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Spike Lee: Why I Turned ‘She’s Gotta Have It’ Into a TV Series

The filmmaker talks returning to/expanding on his directorial debut for Netflix: “If somebody’s going to fuck it up, it’ll be me.”

“I want you to know the only reason I’m consenting to this is because I wish to clear my name.” With those words, a twentysomething Brooklyn artist named Nola Darling introduced herself to the world – and, in the process, so did Spike Lee, a prodigiously talented twentysomething writer-director who invented the character for She’s Gotta Have It, which hit theatres in the summer of 1986. Speaking directly to the camera, Nola (played by Tracy Camilla Johns) laid out her life’s fundamental dilemma: how to be a free-thinking, independent woman who refused to be tied down by any one man and not be treated like there was something wrong with her because of that fact. “Some people call me a freak,” she told viewers, sternly. “I hate that word. … I don’t believe in labels.”

Neither does the filmmaker, who’s spent the past three-plus decades repeatedly challenging Hollywood and America with bruising, revelatory portraits of life in this country from the perspective of its black citizens, from regular folks (Do the Right Thing) to polarizing political leaders (Malcolm X). And Lee now takes a look back at his auspicious, ambitious debut, bringing She’s Gotta Have It to Netflix as a 10-episode series that broadens the scope of his black-and-white, 84-minute gem. Not only do we get to learn more about Nola (Underground‘s DeWanda Wise), but we also get a glimpse into the worlds of her suitors – including Mars Blackmon, the fast-talking, Michael Jordan-loving role made famous by Lee in the original. (Hamilton star Anthony Ramos plays him in the series.)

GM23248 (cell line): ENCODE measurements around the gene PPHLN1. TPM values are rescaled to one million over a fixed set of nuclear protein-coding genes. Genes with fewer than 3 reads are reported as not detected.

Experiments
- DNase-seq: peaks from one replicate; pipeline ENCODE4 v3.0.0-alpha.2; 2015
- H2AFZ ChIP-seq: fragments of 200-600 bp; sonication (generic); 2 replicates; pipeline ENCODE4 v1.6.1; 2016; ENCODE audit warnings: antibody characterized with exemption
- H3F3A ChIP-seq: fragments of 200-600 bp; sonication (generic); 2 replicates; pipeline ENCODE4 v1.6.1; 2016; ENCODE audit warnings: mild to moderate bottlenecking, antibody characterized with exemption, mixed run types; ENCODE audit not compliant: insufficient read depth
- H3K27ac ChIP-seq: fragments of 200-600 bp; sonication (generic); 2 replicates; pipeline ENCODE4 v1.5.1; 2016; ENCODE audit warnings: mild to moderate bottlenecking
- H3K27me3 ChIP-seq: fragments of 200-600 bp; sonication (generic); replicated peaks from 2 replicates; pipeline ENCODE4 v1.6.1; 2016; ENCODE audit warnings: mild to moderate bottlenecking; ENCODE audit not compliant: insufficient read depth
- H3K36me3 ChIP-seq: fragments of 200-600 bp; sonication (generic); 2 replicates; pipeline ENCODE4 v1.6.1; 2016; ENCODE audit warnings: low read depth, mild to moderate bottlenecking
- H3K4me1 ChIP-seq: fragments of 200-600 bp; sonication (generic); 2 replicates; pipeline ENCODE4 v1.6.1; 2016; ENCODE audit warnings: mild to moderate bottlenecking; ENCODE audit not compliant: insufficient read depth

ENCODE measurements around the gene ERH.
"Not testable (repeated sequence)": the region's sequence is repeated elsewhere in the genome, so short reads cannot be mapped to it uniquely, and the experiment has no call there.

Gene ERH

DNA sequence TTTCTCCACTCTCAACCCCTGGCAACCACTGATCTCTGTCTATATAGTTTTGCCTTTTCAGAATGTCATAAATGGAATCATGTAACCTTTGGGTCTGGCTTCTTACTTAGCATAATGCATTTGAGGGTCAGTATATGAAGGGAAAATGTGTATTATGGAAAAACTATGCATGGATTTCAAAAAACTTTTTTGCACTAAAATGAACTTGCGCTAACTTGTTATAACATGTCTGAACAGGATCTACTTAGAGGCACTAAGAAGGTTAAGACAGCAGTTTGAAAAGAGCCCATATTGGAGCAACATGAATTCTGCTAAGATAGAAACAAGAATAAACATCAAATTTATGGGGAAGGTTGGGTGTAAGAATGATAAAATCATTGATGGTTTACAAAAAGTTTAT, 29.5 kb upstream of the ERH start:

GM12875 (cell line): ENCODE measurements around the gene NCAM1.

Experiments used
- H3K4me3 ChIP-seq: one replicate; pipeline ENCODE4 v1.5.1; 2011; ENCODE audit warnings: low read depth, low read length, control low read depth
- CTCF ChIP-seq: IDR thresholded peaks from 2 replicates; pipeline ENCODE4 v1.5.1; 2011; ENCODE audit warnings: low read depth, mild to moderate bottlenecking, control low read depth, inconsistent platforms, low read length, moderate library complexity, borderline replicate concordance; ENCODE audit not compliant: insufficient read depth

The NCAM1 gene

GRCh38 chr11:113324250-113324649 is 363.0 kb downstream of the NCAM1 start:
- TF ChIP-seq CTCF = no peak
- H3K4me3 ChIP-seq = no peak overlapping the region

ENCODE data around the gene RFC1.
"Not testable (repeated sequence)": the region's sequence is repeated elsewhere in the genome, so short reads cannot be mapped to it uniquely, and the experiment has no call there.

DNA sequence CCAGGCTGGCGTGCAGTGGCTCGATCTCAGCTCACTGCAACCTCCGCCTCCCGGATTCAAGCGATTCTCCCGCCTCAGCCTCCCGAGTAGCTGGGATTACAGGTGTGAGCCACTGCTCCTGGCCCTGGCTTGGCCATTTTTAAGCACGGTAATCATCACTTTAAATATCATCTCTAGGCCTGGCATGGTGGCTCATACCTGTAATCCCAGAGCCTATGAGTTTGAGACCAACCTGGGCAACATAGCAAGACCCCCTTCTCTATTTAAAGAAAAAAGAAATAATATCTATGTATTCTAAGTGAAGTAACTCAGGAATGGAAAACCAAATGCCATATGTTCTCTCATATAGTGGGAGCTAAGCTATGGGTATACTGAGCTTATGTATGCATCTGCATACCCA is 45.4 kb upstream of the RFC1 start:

This is no nostalgia trip, however. Lee (who directed all 10 episodes) gives us a snapshot of how Brooklyn has evolved in the three decades since he shot the film, presenting Fort Greene as a vibrant but troubled community confronting rapid gentrification. And while American society may be more progressive than it was in the 1980s, we see it’s a culture that remains laced with sexist, patriarchal notions of how young women should conduct themselves. (If the rising rents don’t get Nola, the leering, grabby guys on the street just might.)

At 60, Lee is far removed from the age of his youthful protagonist, but his passion and curiosity about life could make them soul mates – an antiquated notion of romance that the show’s heroine would probably scoff at. “Nola is still ahead of her time,” he says with a laugh. “I’m not the filmmaker, the man, that I was back then. It’s very rare when you get a chance to do something again.”

So, why revisit She’s Gotta Have It now?
It was my wife’s idea – Tonya Lewis Lee was executive producer on this. She watches a lot of television. I don’t watch television – I watch sports and the news, that’s about it. But she knows the climate, and her instincts are always right. She had a gut feeling that this would work on TV.

We shopped this several places, and people were not feeling it. But it was three African-American women at Netflix – Pauline Fischer, who has since moved on, Tara Duncan and Layne Eskridge – they understood the cultural significance of having a film with Nola Darling and Mars Blackmon. Sad to say, those other places where I shopped it, there were no black people in the room. One of my favorite songs in Hamilton, sung by Leslie Odom, Jr., goes: “I want to be in the room where it happens.” And one of the biggest problems in Hollywood is with the diversity in the rooms where decisions are made. The gatekeepers – there are hardly any people of color [in those positions]. So it’s not a coincidence that Netflix picked up She’s Gotta Have It, because it was three black women there that said, “Oh shit, we’ve got to do this.”